Brands have not always had as much control over product colors as they do today. For example, when Walter E. Diemer of the Fleer Chewing Gum Company invented bubblegum in the 1920s, pink was the only food coloring the company had. Hence, bubblegum became, and has always been, associated with the color.
There is a reason bubblegum is pink: convenience.
Consumer marketing plays a greater role in product development today, and one aspect of consumer marketing that brands have to pay close attention to is color, both in how it is used in products themselves and in their packaging designs. Moreover, how colors are combined is as important as the color choices themselves, particularly on the web. Remember those retina-burning color combinations people used for the earliest personal websites back in the 1990s? Here are some facts about color perception in consumer marketing to help you make smart color choices.
Differences in Color Perceptions Between Men and Women
In general, men do not notice as many color nuances as women do. This has to do with many factors, including testosterone exposure during fetal development, and it is what causes a woman to see four different shades of blue on paint chips when a man looking at the same ones only sees basic blue. The good news is, if you are marketing to men, you do not have to spend time overthinking color choices. If your consumer marketing targets women, however, you will need to take more time to determine the exact color you want, because women can discern shades that are quite subtle.
Age and Color Perception
As people age, their ability to distinguish between colors declines, particularly in older adults who have developed cataracts, which cloud the eye’s lens. By the year 2020, an estimated 30.1 million Americans are expected to have cataracts. Cataracts tend to make things have a brownish tint, making it more difficult to distinguish dark shades from each other. Therefore, if you are marketing to seniors, bright colors are best for avoiding confusion when it comes to brand variations (such as a “regular” and “low salt” version of a food product).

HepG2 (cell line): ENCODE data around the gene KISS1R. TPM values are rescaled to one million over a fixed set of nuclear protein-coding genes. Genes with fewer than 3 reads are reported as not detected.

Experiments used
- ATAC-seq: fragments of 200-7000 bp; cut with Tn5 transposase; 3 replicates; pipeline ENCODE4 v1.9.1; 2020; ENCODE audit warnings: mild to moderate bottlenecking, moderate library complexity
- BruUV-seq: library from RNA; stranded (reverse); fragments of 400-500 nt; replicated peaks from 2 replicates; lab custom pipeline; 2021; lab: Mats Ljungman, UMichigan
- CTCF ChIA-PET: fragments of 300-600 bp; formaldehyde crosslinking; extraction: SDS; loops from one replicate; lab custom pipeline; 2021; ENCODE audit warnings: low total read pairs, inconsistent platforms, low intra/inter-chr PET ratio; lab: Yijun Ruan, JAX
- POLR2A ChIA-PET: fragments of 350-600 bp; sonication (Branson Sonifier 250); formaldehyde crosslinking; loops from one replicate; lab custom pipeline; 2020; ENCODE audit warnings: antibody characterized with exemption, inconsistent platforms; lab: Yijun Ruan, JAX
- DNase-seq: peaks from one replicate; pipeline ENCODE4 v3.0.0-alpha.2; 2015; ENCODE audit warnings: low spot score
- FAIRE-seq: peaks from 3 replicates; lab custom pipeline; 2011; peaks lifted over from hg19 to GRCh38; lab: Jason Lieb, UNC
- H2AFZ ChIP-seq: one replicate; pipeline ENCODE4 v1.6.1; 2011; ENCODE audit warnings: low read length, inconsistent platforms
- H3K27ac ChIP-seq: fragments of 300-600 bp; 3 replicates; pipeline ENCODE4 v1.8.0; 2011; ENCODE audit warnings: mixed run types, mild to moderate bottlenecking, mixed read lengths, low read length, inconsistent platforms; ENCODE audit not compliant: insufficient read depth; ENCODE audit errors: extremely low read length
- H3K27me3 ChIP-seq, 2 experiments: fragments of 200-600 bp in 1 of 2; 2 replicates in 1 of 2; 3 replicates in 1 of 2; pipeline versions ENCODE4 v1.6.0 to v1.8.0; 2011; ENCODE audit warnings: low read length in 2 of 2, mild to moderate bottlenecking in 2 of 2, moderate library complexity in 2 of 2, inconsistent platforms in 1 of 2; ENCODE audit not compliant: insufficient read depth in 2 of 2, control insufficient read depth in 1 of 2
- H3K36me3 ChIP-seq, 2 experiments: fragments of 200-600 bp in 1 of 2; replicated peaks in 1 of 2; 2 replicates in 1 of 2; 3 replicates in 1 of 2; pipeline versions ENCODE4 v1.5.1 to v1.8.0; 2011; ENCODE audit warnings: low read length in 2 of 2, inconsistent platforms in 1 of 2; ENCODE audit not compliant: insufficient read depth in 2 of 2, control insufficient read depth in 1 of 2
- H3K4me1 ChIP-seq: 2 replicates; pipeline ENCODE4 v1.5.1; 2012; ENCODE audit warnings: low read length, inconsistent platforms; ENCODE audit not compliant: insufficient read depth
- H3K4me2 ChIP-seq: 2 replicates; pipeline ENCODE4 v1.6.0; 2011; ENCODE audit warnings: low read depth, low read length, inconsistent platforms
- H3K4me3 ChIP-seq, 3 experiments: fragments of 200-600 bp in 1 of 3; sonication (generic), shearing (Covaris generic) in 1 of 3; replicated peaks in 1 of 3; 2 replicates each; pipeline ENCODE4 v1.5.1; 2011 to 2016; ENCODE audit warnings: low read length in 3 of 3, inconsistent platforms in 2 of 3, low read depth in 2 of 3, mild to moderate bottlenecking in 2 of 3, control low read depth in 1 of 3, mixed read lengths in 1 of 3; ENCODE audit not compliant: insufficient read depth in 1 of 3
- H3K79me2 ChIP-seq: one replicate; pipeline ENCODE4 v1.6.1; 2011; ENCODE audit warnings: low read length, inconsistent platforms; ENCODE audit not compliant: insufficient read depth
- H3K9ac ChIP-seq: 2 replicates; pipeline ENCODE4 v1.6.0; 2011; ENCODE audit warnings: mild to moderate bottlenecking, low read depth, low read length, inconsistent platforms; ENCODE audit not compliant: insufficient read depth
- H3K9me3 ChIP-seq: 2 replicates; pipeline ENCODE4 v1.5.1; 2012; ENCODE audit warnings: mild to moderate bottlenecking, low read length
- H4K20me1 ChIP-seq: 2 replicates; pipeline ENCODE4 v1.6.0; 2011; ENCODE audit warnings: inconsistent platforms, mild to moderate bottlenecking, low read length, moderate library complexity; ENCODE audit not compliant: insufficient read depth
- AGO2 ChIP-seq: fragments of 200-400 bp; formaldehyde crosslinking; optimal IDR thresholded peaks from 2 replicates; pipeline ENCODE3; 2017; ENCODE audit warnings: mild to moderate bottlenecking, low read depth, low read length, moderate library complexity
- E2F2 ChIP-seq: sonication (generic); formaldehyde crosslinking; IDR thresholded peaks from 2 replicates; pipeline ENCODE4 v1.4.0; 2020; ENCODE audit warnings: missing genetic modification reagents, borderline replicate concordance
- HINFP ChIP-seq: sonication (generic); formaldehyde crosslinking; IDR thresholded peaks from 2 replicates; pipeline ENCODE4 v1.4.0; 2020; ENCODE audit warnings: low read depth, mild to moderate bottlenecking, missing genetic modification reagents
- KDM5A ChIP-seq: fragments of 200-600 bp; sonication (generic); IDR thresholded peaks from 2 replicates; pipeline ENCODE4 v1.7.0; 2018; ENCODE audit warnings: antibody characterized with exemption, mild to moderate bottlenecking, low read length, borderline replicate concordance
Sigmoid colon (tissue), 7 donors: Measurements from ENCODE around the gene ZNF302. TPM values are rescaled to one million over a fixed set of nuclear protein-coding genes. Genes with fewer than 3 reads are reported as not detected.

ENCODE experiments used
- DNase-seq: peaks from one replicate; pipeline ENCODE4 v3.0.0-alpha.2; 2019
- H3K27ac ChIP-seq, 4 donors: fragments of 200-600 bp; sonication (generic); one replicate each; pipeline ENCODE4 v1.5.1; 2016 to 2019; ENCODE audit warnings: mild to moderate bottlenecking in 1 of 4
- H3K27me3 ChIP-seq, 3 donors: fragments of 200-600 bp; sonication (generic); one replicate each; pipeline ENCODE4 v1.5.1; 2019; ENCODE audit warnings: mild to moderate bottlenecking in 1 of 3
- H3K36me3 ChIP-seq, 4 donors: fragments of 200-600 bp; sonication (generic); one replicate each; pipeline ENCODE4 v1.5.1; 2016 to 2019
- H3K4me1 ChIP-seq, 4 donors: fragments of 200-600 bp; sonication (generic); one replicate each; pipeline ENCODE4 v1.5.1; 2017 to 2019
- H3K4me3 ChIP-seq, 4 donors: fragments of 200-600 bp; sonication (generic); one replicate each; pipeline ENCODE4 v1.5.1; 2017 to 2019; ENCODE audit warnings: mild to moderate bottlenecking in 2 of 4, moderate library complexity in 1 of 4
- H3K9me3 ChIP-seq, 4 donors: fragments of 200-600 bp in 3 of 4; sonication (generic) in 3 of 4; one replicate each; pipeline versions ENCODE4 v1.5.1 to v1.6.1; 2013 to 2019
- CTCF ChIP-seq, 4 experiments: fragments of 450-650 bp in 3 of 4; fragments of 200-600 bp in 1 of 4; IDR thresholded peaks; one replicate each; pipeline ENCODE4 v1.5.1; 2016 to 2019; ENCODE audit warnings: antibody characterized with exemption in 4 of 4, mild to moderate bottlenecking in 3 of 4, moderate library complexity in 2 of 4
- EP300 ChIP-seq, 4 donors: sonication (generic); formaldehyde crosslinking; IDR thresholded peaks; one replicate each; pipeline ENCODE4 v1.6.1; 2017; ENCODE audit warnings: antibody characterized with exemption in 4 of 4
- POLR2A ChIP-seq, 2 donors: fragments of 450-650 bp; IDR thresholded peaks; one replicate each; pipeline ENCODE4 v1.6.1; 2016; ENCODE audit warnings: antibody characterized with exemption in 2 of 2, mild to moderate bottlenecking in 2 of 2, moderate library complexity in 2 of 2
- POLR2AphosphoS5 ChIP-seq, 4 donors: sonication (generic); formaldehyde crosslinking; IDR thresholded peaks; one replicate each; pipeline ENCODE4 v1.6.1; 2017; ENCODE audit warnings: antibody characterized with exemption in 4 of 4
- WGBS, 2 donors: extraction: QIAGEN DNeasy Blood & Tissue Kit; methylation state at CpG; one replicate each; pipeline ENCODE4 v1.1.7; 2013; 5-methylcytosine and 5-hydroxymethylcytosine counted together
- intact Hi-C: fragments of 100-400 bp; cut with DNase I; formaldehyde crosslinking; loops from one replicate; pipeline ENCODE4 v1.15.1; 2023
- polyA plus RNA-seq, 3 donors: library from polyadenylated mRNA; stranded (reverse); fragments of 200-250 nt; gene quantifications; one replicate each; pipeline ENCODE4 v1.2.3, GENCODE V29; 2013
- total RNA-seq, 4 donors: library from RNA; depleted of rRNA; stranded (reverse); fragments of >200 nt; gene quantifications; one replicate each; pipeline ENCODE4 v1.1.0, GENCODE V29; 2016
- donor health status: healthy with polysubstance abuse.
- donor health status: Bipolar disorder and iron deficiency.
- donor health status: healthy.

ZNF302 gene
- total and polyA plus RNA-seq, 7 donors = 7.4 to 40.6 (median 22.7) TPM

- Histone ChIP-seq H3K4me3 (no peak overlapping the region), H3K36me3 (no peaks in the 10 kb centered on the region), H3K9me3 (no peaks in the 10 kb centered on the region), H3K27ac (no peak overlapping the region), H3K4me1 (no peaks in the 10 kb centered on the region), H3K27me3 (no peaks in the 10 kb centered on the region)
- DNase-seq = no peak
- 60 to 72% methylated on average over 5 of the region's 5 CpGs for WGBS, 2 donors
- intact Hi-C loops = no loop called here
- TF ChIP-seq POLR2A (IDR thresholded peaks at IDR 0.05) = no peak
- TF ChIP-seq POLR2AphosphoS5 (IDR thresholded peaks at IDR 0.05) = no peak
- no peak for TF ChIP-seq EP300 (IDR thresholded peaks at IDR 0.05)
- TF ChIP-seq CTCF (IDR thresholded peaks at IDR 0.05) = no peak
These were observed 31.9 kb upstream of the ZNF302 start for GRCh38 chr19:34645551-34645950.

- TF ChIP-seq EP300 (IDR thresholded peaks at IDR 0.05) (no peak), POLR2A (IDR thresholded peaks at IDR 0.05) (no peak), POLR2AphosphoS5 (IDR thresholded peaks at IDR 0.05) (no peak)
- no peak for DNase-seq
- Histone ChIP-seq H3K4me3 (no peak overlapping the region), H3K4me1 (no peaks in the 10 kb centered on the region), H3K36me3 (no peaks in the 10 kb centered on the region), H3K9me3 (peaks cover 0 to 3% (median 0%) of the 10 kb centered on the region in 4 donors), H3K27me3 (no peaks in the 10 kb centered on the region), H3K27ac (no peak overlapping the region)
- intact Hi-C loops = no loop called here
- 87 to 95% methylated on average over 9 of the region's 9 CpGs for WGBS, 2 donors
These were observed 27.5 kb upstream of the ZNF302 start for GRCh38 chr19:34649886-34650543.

Cultural Influences on Color Meaning
Red, symbolizing good fortune and joy, is a key color during Chinese New Year celebrations.
Brands now operate in a global economy, and it is important to consider cultural significance of colors when developing an international consumer marketing strategy. For example, purple is associated with mourning in Thailand, while in Europe it is associated with royalty. While Eastern cultures associate yellow with warmth and sunshine, Cherokee tradition associates the color with trouble and strife. It is important to research cultures in which your consumer marketing efforts are targeted to avoid making any cultural gaffes with the choice of your product and packaging colors.
Typical Emotions Associated with Colors
For the typical American consumer, the basic colors have their own psychological associations. Here is what typical colors broadcast about your brand identity when people see them on retailer shelves or on e-commerce sites:
- Black – luxury, authority, elegance
- White – simplicity, purity, cleanliness
- Red – boldness, passion
- Orange – fun, low-cost
- Green – growth, nature, earth-friendliness
- Yellow – optimism, hope
- Purple – success, imagination
- Blue – trust, reliability
Like it or not, brands generally cannot go with whatever product or packaging color is most available, as the bubblegum company did a century ago. Rather, they have to put thought and consideration into color choices as part of their overall consumer marketing strategy. The great news is, packaging designers are readier than ever to meet brand needs for getting colors exactly right. Technological developments are allowing the use of color in new and bold ways that can help a brand, whether its goal is to stand out on store shelves, or to show up best in consumer Instagram posts and unboxing videos.
Understanding the age range, culture, and gender of your target audience will help you choose colors skillfully, and there are color researchers who specialize in predicting color trends. In other words, there is a wealth of information and technology available to help brands integrate color into their consumer marketing efforts with the highest effectiveness, and brands are smart to research the effects of colors on their products and packaging designs.
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